world, and seeing them harkens memories of the late Permian world prior to the great Permian mass extinction. All are panting heavily and give the impression of animals having just engaged in strenuous exercise. But most have been motionless; yet they pant for good reason. The level of atmospheric oxygen at this time is equivalent to being higher than 10,000 feet in our world. Except that here we are not atop any mountain: the low swamps and nearby arm of the sea attest to our being at sea level.

Other herbivores are here too, and they are clearly from groups long-diverged away from the mammal-like reptile lineage. It is soon apparent that they are more numerous than the mammal-like reptiles. One of the oddest is another beaked herbivore, from the reptile group known as rhynchosaurs, and near it is a heavily armored quadruped, an aetosaur, looking something like an armadillo, only much larger and better armored. Soon we notice other quadruped reptiles, all fairly primitive archosaurs. Many are 5 to 10 feet in length, and they too move little; when they do, the movement is labored and the panting rapid. Large size and armor evolve for one reason, to avoid being eaten—but the cost is high. Moving a heavy body about extracts a great metabolic cost. Yet there is method in this seemingly morphological madness, for it is clear that the carnivores here are in abundance.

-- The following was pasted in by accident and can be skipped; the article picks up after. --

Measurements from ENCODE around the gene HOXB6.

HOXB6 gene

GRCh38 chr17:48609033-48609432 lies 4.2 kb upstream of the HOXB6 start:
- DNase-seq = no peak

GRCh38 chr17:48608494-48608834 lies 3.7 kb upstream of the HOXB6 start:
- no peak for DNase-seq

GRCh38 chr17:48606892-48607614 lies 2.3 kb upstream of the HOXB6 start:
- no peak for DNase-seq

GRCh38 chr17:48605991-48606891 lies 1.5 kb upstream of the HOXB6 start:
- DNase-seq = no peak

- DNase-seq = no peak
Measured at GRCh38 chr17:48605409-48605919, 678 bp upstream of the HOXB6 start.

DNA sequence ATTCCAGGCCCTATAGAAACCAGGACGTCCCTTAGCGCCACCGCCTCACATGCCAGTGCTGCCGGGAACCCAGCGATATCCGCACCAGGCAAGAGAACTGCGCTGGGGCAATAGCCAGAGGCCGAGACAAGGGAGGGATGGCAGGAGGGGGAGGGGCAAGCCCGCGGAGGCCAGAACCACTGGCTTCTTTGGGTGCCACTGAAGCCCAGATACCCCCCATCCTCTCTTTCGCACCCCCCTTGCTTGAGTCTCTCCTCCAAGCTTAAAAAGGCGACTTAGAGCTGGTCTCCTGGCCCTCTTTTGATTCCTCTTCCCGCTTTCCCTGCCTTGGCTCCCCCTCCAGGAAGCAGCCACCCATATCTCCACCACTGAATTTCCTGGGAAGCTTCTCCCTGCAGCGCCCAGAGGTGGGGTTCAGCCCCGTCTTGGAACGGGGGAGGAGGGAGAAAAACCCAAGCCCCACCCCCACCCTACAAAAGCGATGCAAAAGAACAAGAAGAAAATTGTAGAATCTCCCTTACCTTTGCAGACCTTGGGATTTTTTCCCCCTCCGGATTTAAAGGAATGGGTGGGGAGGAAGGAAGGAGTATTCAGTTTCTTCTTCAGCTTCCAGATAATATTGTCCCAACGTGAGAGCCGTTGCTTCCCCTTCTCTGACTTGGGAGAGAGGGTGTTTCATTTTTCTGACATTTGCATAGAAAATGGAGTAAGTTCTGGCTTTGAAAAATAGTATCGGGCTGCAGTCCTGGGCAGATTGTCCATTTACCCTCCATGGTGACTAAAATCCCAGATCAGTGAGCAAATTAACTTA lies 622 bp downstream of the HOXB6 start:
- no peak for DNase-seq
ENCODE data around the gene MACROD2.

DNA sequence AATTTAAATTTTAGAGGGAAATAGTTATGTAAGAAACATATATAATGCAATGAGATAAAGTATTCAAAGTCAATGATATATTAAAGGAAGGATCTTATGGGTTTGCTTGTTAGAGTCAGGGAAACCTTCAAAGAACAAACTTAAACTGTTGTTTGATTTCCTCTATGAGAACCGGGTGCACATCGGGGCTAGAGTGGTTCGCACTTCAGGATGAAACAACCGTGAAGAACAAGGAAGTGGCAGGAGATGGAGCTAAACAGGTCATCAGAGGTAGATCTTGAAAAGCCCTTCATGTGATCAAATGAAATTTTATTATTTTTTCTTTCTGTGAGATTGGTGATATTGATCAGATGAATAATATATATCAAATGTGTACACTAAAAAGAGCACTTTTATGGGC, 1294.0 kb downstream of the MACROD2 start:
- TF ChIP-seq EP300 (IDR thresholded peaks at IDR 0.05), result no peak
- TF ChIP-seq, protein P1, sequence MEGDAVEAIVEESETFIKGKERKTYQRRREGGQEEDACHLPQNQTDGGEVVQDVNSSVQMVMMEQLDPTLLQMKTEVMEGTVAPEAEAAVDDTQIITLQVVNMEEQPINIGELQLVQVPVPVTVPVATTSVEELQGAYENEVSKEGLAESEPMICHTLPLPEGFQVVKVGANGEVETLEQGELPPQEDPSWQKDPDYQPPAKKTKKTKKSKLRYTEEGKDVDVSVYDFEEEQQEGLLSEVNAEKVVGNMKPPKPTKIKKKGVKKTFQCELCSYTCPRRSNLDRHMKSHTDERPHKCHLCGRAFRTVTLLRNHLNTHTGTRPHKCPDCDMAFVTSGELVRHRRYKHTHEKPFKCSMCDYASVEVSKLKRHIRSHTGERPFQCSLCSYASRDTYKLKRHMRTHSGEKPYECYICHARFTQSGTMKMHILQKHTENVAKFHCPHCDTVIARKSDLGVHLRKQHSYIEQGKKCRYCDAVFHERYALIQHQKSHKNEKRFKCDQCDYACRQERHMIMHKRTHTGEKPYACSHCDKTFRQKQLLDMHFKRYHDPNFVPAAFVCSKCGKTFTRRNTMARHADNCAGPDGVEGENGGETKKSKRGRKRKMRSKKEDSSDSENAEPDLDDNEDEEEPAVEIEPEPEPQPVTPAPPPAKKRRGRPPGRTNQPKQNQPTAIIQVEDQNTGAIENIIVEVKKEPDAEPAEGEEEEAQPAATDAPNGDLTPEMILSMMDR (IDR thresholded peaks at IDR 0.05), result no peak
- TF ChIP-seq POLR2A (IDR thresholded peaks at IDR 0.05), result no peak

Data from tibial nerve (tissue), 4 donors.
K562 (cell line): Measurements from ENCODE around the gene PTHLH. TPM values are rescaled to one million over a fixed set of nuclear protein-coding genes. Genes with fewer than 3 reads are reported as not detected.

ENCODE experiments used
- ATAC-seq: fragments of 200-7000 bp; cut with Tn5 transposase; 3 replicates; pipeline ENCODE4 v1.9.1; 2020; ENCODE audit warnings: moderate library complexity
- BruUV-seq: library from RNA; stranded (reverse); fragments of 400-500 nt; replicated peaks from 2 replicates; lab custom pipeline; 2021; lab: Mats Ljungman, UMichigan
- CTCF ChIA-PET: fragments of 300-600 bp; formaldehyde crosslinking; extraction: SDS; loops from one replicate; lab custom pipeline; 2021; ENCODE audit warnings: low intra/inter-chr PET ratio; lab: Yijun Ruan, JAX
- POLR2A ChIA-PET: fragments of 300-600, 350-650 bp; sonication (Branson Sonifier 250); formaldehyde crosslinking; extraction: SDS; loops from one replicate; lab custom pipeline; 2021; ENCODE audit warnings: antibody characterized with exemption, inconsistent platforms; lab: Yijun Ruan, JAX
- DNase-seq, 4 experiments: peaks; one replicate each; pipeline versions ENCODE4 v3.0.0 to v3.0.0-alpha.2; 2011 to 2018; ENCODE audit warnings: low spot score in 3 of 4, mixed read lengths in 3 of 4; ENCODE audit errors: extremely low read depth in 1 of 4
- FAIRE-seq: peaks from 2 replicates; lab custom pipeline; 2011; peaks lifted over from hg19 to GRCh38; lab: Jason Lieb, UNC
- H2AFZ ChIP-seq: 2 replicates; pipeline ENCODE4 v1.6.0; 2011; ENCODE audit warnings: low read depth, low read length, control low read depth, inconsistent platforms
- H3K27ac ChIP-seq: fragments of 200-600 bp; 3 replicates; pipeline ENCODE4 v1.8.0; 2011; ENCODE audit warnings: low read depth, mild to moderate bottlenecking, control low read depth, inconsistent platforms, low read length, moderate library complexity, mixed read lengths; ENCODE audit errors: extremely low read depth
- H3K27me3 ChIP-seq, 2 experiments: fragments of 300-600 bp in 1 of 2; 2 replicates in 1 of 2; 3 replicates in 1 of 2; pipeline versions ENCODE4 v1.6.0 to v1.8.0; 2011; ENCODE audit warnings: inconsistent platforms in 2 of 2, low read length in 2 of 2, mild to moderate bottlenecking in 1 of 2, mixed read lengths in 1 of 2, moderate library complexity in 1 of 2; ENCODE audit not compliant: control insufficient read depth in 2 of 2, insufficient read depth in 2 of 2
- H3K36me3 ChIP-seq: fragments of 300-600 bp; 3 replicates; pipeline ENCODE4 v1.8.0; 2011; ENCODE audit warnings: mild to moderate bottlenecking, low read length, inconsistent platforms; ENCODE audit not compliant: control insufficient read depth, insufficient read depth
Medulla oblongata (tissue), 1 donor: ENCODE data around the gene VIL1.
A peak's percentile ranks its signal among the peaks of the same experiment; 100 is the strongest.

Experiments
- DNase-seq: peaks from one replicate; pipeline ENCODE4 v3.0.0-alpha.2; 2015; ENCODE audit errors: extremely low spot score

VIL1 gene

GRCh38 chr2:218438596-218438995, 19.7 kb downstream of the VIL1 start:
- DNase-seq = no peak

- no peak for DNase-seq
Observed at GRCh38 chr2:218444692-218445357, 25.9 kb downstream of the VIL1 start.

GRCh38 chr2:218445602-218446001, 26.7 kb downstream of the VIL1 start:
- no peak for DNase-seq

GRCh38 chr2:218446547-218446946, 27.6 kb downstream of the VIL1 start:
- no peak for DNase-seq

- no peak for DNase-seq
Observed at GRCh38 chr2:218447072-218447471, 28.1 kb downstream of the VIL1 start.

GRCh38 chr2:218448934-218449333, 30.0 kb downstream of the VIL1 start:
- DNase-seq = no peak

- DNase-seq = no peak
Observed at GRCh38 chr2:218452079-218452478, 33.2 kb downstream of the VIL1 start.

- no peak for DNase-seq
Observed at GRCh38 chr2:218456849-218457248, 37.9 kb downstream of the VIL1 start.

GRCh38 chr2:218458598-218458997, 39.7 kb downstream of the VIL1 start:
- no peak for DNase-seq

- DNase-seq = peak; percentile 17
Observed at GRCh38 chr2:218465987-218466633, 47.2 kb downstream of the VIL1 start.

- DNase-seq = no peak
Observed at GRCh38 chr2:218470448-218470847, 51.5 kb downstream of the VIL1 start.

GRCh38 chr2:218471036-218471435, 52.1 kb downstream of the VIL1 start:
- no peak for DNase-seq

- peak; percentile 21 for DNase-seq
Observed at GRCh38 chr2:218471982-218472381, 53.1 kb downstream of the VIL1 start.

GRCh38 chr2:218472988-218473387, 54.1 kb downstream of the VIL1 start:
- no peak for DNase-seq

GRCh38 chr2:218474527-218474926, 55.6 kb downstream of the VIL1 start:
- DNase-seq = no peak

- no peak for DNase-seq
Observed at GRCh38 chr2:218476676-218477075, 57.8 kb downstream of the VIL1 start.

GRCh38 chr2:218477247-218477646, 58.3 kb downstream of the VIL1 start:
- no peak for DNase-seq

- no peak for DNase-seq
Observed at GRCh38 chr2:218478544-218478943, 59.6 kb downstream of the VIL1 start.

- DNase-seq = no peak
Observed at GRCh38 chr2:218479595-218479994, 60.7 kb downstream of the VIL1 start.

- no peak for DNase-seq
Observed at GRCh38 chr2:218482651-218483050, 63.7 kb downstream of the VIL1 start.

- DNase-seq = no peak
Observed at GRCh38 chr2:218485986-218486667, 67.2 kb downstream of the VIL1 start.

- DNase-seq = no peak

A number of reptiles are visible with heads like that of a crocodile but with bodies obviously evolved for rapid movement on land. Some rise up on their back legs, but they are still quadrupeds for rapid movement. They seem better suited for prolonged movement than the other designs seen till until now, but they are no greyhounds. They prowl but in labored fashion.

Until now all the animals we have seen have been quadrupeds, but it is not long before we encounter our first bipedal animal, and soon we find that this world certainly has its share of animals that walk bipedally. All of them seem far more at ease in this atmosphere, one that bothers even us humans, supposedly advanced mammals that we are. We have finally encountered our first dinosaurs.

Some are small and carnivorous; others, the prosauropods, are relative giants, the largest animals on land and the largest animals ever evolved up to this point. There seem to be many varieties of the smaller



The National Academies | 500 Fifth St. N.W. | Washington, D.C. 20001
Copyright © National Academy of Sciences. All rights reserved.
Terms of Use and Privacy Statement